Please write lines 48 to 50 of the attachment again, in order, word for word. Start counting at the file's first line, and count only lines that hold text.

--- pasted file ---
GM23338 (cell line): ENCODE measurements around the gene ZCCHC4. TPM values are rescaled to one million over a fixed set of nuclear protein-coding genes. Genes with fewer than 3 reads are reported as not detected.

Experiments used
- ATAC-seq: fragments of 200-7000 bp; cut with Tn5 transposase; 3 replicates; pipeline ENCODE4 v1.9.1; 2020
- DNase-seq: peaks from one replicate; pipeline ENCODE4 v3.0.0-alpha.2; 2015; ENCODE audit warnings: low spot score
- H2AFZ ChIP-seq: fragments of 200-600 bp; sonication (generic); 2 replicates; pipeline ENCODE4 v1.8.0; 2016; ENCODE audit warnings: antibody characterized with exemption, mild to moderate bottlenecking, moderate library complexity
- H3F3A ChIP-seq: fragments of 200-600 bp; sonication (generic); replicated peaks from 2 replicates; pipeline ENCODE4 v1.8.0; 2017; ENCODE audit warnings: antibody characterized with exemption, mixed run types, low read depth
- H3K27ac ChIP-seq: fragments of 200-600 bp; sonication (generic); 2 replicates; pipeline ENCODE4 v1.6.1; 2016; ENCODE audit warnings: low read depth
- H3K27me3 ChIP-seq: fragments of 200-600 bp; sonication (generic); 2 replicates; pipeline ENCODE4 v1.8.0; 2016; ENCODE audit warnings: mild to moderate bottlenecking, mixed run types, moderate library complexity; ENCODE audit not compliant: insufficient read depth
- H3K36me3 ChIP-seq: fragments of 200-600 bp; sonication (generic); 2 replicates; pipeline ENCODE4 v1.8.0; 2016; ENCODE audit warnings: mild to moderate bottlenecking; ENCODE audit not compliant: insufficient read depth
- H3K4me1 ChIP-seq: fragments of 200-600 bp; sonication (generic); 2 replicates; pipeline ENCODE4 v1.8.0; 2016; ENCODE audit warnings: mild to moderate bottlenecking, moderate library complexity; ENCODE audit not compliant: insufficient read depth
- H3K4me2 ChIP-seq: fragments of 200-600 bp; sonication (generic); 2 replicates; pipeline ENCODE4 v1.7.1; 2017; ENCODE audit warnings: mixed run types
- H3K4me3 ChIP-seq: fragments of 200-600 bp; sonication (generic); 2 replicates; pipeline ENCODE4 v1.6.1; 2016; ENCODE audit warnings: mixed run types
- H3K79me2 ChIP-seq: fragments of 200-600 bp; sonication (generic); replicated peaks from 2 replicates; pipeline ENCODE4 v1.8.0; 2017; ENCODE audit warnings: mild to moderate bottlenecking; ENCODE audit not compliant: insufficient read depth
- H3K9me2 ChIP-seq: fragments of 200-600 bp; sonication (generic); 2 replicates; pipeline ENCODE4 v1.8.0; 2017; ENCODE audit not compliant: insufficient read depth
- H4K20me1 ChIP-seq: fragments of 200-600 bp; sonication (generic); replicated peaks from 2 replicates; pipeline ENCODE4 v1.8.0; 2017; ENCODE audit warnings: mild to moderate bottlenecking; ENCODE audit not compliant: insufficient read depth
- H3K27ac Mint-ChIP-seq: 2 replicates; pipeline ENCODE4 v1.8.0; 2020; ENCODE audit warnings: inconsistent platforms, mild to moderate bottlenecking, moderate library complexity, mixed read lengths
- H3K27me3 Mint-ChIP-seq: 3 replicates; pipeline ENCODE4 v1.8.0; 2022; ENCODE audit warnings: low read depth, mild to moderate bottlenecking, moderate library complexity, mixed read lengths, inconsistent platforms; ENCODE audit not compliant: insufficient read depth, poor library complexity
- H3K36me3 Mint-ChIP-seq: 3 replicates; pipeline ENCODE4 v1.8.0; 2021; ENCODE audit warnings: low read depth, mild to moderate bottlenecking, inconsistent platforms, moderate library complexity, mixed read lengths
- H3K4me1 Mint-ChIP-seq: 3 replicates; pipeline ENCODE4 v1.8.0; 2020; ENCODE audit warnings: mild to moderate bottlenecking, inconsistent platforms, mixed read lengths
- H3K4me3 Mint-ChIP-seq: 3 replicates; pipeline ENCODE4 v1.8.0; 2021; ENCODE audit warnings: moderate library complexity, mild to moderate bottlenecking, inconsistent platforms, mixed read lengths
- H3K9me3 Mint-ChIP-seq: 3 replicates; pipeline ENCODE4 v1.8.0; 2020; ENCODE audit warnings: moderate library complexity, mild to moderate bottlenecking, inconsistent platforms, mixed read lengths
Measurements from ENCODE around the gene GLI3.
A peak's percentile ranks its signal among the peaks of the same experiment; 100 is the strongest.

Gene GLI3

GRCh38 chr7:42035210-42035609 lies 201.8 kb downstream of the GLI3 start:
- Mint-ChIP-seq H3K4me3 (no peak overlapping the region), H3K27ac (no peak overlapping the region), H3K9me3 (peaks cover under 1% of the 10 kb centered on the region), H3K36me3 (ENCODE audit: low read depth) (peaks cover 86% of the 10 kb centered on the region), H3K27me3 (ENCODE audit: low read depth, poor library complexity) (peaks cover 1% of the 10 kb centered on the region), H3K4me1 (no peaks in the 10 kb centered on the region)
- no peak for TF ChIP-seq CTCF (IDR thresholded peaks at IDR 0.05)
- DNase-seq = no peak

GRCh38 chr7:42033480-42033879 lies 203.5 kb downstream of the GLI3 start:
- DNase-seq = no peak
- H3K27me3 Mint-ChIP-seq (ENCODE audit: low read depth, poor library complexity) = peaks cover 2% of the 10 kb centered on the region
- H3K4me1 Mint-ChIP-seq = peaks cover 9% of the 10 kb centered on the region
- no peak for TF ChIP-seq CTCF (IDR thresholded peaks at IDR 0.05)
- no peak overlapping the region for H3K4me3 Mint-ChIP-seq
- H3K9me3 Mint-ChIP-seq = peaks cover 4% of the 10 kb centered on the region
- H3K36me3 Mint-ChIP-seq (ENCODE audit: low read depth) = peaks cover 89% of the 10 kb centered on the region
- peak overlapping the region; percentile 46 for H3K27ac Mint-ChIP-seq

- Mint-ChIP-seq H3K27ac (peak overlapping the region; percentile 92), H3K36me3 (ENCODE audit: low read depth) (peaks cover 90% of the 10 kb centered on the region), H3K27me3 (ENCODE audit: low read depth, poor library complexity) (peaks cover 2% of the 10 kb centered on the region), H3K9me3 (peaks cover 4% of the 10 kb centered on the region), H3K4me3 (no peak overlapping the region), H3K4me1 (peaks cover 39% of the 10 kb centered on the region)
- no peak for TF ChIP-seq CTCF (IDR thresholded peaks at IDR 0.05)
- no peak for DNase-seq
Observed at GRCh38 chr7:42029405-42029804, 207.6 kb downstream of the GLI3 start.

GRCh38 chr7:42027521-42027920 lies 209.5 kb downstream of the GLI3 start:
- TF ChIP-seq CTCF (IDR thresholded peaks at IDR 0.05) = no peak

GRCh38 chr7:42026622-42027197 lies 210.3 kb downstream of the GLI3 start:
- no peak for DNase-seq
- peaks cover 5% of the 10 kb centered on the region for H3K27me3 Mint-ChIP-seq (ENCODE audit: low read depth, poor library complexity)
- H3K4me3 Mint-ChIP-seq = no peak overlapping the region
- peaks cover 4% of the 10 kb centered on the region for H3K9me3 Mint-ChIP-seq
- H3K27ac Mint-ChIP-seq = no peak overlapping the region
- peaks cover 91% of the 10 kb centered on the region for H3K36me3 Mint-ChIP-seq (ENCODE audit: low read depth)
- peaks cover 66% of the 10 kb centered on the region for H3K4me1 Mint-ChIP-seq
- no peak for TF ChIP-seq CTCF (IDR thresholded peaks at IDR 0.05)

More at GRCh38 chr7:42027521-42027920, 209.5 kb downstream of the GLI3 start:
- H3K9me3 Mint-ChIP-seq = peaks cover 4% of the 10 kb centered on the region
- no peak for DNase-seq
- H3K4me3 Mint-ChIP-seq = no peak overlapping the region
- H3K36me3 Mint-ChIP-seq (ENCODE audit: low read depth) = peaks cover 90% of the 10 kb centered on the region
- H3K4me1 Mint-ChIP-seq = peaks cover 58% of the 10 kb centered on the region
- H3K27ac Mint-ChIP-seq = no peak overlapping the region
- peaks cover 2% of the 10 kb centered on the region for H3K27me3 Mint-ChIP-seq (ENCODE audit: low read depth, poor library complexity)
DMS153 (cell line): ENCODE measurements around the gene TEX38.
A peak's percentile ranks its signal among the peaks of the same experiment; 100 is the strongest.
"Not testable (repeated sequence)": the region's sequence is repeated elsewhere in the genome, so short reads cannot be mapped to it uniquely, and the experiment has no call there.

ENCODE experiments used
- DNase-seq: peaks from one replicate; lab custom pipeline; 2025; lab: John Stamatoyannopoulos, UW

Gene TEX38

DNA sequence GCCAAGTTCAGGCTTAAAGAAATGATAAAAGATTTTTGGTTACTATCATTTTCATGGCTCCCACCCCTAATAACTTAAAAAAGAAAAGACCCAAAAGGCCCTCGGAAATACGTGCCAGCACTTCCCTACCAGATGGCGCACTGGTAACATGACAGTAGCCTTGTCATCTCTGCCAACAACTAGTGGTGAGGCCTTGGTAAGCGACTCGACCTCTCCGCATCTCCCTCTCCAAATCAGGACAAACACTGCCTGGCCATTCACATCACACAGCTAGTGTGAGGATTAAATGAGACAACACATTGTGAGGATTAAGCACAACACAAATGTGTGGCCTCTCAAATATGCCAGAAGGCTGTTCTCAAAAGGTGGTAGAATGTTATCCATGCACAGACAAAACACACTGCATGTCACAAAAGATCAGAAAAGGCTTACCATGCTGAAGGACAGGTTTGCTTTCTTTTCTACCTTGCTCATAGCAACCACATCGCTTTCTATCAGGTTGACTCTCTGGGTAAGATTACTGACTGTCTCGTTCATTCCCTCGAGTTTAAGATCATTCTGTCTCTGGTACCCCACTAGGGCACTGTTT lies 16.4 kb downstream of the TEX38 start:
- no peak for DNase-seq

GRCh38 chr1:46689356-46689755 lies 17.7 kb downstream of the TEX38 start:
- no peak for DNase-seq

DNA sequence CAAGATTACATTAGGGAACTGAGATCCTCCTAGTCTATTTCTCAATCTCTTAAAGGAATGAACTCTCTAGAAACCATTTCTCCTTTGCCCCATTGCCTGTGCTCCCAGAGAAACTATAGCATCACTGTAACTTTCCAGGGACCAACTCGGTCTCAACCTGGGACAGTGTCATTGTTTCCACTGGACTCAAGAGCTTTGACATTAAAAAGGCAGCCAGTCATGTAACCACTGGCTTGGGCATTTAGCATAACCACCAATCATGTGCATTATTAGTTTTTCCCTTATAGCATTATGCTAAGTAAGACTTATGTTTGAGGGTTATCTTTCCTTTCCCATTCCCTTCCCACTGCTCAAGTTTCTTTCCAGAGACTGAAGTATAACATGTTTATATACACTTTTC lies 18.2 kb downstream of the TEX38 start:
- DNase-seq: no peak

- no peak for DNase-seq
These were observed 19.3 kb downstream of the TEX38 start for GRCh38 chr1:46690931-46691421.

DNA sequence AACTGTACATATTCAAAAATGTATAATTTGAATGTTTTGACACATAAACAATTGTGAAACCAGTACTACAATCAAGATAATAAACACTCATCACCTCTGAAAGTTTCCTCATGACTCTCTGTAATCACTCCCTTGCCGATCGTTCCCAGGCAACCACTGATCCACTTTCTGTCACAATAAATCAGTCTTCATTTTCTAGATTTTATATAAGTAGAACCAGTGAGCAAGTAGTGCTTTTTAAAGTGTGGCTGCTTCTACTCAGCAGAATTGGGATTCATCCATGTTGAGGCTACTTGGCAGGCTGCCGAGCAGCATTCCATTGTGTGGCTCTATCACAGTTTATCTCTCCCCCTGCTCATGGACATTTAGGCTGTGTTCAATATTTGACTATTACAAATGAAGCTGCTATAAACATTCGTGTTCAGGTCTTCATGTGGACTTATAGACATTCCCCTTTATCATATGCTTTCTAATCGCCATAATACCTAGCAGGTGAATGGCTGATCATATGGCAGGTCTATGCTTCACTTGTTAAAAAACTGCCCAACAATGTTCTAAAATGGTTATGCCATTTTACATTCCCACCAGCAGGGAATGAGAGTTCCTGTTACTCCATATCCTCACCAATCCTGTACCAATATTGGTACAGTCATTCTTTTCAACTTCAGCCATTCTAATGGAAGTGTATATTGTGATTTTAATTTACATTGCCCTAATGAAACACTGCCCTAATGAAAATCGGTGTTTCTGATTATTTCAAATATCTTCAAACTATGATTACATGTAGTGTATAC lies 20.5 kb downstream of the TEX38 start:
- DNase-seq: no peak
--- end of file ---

- peaks cover 4% of the 10 kb centered on the region for H3K9me3 Mint-ChIP-seq
- H3K27ac Mint-ChIP-seq = no peak overlapping the region
- peaks cover 91% of the 10 kb centered on the region for H3K36me3 Mint-ChIP-seq (ENCODE audit: low read depth)